Homozygous Southeast Asian ovalocytosis is a severe dyserythropoietic anemia associated with distal renal tubular acidosis

Véronique Picard, Alexis Proust, Marion Eveillard, Joanna F. Flatt, Marie-Laure Couec, Gaêlle Caillaux, Madeleine Fénéant-Thibault, Arie Finkelstein, Martine Raphaël, Jean Delaunay, Lesley J. Bruce, Serge Pissard and Caroline Thomas

To the editor:

Southeast Asian ovalocytosis (SAO) is caused by a heterozygous 27-nucleotide deletion in SLC4A1 coding for band 3, the anion-exchange protein of the red cell membrane.1-3 This asymptomatic dominant trait is considered as a host genetic adaptation to malaria in Southeast Asia; homozygozity has not been described and is thought to be lethal.4 We report the first description of homozygous SAO in a child born to asymptomatic Comorian parents. After 22 weeks gestation, the male fetus presented with hydrops and severe anemia (hemoglobin [Hb] 2.9 g/dL) that was treated by in utero transfusion. Common acquired or genetic causes of hydrops were excluded. A second transfusion 7 weeks later triggered bradycardia and emergency delivery. Since birth, a monthly transfusion program has kept the Hb level between 7 and 10 g/dL. At 3 months of age, distal renal tubular acidosis (dRTA) was diagnosed (hyperchloremic metabolic acidosis, increased urinary pH, and Ca2+ urinary excretion, but no nephrocalcinosis) and treated by oral sodium bicarbonate and potassium gluconate. Iron chelation using deferoxamine mesilate was started at 6 months of age because of high ferritinemia.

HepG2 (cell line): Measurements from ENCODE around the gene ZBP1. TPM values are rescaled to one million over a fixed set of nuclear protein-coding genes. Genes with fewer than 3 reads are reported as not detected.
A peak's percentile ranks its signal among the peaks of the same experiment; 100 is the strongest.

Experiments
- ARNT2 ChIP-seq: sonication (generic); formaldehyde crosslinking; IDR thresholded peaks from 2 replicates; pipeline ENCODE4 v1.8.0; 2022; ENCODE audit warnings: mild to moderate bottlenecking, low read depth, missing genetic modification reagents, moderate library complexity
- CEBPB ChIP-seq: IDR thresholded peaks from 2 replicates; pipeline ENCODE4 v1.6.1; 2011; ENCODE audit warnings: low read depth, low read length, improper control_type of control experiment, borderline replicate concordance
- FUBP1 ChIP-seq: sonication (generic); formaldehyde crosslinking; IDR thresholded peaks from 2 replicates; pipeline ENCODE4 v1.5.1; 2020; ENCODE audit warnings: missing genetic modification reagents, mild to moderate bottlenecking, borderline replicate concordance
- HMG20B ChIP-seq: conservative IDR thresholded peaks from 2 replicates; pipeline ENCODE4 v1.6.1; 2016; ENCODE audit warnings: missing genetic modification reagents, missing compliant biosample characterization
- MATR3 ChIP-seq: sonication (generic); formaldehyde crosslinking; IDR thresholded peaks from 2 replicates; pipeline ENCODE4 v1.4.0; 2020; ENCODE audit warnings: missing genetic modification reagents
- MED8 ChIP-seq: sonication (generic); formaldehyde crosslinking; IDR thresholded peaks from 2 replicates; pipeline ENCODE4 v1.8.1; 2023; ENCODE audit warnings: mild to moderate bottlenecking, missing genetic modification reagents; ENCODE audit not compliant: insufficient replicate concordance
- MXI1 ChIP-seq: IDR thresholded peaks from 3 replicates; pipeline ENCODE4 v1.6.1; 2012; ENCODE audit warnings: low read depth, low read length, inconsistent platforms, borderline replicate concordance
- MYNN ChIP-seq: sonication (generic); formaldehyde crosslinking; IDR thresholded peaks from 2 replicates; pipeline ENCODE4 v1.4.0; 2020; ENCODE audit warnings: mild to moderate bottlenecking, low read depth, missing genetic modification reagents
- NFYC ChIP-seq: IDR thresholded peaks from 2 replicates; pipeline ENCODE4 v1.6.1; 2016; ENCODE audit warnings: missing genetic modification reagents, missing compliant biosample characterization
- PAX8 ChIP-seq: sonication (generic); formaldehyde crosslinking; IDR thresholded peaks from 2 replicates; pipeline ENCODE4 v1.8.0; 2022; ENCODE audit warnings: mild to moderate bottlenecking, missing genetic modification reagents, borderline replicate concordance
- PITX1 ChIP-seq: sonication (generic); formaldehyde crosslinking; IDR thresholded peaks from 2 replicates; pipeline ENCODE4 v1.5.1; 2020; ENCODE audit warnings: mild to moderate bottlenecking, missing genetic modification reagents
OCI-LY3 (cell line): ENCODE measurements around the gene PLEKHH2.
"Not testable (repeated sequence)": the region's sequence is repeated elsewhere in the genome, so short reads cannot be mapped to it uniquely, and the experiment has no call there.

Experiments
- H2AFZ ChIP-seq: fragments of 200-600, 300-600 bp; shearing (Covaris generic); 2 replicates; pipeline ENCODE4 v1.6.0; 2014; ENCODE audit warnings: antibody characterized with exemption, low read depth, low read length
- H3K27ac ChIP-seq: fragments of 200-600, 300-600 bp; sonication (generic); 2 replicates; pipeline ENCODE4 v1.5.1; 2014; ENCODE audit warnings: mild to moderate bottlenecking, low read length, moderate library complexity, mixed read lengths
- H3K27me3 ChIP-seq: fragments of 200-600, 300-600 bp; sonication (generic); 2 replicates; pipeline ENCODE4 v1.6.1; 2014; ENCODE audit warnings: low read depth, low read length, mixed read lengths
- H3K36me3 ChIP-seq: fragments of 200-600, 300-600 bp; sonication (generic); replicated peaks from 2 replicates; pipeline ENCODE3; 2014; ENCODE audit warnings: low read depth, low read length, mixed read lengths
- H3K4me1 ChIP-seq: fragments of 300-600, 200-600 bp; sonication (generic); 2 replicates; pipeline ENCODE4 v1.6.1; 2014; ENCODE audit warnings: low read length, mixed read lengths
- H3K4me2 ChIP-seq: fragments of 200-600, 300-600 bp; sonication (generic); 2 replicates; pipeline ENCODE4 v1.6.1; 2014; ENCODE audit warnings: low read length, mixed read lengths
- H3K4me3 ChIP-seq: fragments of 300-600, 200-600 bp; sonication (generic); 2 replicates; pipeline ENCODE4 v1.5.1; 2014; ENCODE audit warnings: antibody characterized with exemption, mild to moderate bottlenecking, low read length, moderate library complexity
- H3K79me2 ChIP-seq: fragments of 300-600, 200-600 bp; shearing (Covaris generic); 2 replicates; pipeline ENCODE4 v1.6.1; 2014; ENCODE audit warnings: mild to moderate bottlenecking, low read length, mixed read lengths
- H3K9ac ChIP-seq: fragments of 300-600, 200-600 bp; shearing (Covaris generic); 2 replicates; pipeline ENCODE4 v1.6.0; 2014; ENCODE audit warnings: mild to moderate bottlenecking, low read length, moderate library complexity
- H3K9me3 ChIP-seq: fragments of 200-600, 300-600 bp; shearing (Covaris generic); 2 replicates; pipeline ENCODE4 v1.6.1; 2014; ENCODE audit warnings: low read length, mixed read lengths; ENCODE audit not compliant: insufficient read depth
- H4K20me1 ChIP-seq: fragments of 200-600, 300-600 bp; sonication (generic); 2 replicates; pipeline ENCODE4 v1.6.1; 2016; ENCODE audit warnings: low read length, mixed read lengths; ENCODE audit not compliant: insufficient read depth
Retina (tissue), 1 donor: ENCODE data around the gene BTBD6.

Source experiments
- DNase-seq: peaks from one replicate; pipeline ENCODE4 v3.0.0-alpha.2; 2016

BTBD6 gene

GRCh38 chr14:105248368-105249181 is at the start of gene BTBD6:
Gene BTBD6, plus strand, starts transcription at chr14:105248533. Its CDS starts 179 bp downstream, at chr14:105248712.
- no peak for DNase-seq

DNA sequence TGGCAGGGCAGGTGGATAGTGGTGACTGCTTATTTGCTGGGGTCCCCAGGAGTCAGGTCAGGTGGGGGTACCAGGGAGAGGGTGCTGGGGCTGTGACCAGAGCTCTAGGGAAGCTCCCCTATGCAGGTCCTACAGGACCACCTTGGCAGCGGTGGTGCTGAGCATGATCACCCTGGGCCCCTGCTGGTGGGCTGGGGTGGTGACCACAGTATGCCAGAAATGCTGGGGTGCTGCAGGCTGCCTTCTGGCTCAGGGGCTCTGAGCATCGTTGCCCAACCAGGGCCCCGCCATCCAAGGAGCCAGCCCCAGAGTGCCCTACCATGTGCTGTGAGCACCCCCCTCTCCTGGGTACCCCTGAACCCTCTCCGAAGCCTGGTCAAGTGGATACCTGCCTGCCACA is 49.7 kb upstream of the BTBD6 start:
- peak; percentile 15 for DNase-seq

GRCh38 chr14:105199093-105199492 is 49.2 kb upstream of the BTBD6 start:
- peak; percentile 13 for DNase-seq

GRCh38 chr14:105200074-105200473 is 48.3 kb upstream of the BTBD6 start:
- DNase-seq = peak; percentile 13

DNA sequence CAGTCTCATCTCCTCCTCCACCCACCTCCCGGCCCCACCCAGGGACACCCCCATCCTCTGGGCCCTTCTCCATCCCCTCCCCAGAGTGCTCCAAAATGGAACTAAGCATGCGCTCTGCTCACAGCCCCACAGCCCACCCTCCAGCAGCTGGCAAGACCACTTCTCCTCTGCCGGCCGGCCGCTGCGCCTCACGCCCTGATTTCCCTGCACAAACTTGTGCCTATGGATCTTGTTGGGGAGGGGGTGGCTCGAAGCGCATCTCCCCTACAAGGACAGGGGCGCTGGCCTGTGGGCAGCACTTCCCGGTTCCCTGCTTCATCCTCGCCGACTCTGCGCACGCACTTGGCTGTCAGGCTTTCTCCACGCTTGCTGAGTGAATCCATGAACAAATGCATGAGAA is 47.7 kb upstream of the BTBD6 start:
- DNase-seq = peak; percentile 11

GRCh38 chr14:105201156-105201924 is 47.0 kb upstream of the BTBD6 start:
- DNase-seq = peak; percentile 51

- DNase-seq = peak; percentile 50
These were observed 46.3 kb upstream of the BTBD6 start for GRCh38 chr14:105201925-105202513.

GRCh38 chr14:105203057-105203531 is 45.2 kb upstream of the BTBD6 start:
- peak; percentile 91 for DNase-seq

Genetic analyses indicated that the child carried a heterozygous 3.7 kb α-globin deletion, a heterozygous β-globin variant “La Désirade,” and homozygous SAO (Figure 1A).5 Both SAO heterozygote parents showed the typical SAO red cell morphology. Rare large ovalocytes could also be observed in the transfused proband’s blood (Figure 1B). In homozygous SAO, severe anemia resulted from both hemolysis (the haptoglobin level was undetectable) and deficient red cell production. Indeed, bone marrow examination revealed a rich erythroid lineage showing major signs of dyserythropoiesis including bi/multinuclearity, karyorrhexis, abnormal mitosis, and late erythroblasts with enlarged cytoplasm (Figure 1C). Interestingly, dyserythropoiesis was not described in the previously reported human cases of homozygous band 3 mutation but was observed in a zebra fish carrying mutations in the ortholog slc4a1.6,7 Here, dyserythropoiesis was not accounted for by the absence of band 3 because we showed that SAO band 3 was expressed on the proband red cells. Using confocal microscopy and selected antibodies, we could differentiate the proband from the donor cells and demonstrate that homozygous SAO band 3 is folded sufficiently well to insert into the membrane (Figure 1D).8

Figure 1